A marketing system according to the invention represents a unique development in the marketing field because it uniquely links a consumer product (the “For Sale” sign) 1 directly to an e-commerce transaction. Other consumer products, i.e. food, pharmaceuticals, textiles, etc., do not link the retailer, the consumer or the product directly to an internet transaction. By directing consumers to an internet website to obtain information regarding (and perhaps purchase) a particular good for sale, the sign of the present invention directly facilitates an e-commerce transaction.
Optionally, the sign is provided with a container such as a cylindrical tube (for example a Take One Tube as known in the art) into which the seller can deposit a sheet of paper such as a paper flyer containing information about the good for sale. In this embodiment, a consumer can take a flyer to get information about the good for sale immediately upon seeing the sign. The flyers may contain the same or different information as posted on the website. The cylinder or container can be made of opaque or transparent material, preferably plastic, and preferably has waterproof endcaps to protect the paper contents from the elements. The cylinder or container is preferably attachable to the sign by means of tie-downs, hose-clamps or the like.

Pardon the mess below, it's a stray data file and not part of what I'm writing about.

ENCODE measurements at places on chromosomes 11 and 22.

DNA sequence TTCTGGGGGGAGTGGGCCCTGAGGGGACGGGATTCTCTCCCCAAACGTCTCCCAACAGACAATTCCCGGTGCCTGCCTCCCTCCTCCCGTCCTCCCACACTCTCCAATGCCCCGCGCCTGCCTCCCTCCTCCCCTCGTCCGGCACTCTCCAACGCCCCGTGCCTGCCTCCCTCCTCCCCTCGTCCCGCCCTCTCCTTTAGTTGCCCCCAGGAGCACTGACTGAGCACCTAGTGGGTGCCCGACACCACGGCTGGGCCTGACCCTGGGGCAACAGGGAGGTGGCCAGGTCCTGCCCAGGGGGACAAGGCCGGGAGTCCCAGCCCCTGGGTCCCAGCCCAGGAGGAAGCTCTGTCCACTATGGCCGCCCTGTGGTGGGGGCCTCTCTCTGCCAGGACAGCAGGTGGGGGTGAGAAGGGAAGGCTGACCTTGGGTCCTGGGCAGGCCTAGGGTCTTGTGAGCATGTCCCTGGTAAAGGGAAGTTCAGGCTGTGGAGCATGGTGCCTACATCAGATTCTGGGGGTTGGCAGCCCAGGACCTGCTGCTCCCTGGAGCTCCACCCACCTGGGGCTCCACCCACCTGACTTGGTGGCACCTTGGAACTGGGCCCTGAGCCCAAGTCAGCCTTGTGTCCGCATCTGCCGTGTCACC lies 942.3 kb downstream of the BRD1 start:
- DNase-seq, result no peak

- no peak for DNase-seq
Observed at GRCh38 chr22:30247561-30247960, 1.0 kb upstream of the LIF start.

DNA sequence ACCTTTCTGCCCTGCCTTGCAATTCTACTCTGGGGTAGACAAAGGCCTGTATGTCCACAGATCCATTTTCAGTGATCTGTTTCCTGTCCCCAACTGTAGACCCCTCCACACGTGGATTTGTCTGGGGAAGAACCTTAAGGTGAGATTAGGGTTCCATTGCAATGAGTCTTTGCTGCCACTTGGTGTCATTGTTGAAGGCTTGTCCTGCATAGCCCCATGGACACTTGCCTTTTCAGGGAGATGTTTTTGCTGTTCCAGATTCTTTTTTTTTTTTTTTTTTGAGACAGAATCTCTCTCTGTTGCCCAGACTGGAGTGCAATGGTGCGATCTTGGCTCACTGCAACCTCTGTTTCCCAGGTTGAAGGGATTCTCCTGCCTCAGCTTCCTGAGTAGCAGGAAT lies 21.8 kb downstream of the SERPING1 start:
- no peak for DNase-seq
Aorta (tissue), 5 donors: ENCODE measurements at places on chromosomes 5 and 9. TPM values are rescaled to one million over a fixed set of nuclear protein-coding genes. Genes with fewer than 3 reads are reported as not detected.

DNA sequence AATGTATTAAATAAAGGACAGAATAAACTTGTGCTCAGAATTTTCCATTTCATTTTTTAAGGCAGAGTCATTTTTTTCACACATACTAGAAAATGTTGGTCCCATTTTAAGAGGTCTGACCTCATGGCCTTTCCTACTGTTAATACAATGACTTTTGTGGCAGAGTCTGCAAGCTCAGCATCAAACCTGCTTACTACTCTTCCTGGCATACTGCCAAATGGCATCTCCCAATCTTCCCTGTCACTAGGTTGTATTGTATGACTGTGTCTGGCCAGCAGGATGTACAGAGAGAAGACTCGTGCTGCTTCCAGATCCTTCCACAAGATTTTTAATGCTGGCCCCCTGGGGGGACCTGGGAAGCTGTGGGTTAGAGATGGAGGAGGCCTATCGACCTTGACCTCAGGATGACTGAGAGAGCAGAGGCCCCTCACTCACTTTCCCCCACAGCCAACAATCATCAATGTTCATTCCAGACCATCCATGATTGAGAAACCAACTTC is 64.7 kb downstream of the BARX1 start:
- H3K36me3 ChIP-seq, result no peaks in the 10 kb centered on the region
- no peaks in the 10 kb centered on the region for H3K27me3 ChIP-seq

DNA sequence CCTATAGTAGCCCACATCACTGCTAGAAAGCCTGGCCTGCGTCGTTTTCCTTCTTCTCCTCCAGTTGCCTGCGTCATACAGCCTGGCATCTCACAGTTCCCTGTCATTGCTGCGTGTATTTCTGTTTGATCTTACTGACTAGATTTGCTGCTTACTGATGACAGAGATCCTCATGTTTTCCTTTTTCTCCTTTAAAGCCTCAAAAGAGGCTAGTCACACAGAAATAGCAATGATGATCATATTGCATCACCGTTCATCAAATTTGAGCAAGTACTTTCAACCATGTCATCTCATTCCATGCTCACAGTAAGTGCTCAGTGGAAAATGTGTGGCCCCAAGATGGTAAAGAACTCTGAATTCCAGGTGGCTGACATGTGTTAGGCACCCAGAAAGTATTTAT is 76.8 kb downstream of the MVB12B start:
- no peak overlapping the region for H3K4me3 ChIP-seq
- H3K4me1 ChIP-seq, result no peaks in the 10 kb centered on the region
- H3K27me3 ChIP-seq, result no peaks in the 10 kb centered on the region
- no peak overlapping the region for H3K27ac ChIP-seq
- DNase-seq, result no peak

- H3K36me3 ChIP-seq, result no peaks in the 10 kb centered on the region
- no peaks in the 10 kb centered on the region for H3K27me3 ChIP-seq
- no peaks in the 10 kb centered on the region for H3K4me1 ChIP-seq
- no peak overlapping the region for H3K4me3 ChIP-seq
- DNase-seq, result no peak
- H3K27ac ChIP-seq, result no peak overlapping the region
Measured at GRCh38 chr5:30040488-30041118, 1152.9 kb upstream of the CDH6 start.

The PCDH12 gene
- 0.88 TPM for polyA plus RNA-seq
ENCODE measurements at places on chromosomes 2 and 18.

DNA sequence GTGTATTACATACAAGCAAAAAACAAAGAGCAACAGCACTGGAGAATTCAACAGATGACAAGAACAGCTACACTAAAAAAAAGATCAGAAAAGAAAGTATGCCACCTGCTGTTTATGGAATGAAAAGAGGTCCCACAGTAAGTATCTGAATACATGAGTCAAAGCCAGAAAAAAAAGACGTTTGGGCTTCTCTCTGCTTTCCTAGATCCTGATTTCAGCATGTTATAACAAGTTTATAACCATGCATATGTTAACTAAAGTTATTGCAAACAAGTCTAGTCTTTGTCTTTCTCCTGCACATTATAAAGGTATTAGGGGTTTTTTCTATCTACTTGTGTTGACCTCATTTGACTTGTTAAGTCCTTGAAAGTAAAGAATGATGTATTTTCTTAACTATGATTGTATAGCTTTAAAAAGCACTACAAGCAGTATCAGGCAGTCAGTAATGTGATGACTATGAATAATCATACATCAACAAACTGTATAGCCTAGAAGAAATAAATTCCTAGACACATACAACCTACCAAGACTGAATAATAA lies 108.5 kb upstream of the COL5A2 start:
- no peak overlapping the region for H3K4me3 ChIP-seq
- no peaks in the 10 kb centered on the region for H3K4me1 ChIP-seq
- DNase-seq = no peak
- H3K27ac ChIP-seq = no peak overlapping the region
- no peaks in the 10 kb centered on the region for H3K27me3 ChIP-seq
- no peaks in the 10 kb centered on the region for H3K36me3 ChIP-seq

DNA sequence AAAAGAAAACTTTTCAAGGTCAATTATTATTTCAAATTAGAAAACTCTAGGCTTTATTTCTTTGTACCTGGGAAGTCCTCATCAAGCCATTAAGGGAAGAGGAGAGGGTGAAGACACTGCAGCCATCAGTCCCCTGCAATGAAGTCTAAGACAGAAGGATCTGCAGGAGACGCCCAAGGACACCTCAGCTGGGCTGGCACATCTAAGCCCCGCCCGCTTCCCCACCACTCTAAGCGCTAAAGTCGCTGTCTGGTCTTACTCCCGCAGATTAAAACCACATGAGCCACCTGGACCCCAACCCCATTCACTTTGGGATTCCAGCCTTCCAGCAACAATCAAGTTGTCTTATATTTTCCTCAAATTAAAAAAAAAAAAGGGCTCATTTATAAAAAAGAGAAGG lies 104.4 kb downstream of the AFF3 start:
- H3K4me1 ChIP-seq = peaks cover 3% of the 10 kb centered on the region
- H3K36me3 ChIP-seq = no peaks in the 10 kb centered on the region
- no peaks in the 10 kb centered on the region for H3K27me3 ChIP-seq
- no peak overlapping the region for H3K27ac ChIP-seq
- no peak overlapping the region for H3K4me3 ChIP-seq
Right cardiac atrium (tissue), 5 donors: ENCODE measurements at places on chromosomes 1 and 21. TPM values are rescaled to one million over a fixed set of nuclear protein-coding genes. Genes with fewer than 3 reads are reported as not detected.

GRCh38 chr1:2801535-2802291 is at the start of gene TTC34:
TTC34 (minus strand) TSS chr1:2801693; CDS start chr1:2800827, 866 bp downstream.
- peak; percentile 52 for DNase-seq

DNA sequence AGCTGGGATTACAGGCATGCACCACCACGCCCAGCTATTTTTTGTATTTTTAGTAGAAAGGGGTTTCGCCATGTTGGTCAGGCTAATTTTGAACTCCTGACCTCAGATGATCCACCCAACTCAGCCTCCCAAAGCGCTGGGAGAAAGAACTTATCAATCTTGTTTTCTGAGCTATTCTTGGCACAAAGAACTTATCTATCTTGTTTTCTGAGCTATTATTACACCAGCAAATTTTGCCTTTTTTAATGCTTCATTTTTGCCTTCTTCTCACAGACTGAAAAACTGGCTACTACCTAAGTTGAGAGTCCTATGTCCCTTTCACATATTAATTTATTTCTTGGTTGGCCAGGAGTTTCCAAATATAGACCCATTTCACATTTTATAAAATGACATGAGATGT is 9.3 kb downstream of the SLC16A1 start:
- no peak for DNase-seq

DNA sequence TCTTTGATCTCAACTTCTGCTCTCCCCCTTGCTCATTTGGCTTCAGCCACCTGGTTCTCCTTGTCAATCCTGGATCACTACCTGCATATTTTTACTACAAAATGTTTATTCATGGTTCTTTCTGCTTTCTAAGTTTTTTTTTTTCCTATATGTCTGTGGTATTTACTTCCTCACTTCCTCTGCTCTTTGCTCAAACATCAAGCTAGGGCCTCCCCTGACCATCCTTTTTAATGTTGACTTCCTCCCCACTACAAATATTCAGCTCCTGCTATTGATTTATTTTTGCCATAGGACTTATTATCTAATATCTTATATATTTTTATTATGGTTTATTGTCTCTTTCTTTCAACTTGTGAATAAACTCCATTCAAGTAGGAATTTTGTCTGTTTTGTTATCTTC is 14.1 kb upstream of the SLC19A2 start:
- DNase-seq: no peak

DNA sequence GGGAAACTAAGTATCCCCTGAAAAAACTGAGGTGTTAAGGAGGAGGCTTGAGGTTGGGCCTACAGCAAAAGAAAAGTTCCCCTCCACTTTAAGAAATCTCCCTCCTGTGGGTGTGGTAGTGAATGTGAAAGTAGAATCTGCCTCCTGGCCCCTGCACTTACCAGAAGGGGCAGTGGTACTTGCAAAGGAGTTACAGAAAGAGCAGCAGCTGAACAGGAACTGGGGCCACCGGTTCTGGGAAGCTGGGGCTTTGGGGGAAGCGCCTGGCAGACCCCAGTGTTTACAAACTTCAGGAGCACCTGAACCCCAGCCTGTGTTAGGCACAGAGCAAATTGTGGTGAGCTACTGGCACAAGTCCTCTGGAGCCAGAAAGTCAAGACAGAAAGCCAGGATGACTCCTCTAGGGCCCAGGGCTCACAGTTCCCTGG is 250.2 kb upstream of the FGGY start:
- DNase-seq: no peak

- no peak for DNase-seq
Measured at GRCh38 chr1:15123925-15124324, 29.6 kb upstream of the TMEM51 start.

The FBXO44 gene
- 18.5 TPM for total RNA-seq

Once a consumer decides to purchase the good indicated on the sign, the consumer contacts the seller via the indicated contact information and the transaction is consummated by any known means that is acceptable to both the buyer and the seller, such as arranging to pay the purchase price and pick up the good. Payment can be made directly to the seller or the seller's agent. Alternatively, the website can be adapted such that the transaction is consummated online whereby the provider of the website receives payment from the buyer, for example by credit card, and then forwards payment to the seller. Optionally, the website provider can deduct a fee, such as a commission, for this service.